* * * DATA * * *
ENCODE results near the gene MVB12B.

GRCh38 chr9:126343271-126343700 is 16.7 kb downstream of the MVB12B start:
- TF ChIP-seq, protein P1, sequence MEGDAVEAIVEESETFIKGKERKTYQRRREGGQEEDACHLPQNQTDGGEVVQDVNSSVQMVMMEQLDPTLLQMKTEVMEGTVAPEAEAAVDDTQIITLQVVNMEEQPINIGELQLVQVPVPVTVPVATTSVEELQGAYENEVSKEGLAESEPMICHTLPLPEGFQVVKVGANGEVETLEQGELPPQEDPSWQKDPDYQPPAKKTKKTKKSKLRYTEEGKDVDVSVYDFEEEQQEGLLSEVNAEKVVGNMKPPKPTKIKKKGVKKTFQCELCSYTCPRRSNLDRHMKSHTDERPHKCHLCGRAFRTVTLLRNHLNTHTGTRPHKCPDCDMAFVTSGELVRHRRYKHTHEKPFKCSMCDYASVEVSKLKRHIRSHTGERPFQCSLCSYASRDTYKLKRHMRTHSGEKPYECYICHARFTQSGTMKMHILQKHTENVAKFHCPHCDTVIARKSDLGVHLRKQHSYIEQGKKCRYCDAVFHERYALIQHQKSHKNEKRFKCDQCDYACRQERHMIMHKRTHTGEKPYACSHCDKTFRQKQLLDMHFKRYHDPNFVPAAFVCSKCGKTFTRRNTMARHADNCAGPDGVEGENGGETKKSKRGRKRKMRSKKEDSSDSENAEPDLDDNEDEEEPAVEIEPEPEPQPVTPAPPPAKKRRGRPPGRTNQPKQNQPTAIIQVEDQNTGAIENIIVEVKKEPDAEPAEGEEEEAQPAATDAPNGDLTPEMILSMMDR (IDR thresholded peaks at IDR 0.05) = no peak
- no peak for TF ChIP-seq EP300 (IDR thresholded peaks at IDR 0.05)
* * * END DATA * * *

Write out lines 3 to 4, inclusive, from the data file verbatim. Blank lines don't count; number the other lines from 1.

- TF ChIP-seq, protein P1, sequence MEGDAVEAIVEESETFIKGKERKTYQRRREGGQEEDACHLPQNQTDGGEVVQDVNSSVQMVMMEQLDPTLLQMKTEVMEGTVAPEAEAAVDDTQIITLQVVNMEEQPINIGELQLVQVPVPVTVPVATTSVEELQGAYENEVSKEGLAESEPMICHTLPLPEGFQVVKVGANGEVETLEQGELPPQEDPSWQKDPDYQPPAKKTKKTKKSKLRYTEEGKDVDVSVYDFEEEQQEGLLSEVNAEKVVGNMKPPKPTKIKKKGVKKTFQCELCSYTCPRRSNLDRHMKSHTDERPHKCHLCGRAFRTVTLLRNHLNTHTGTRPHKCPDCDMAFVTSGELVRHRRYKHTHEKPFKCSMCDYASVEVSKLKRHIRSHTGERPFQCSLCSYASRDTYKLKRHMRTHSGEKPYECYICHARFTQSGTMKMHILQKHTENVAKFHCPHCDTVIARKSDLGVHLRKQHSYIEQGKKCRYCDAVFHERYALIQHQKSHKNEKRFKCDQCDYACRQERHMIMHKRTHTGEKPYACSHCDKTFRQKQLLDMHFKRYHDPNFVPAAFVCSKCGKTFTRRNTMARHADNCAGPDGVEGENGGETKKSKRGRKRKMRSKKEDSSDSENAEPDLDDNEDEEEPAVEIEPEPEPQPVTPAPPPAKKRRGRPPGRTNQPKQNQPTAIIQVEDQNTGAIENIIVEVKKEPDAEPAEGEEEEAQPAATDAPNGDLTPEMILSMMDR (IDR thresholded peaks at IDR 0.05) = no peak
- no peak for TF ChIP-seq EP300 (IDR thresholded peaks at IDR 0.05)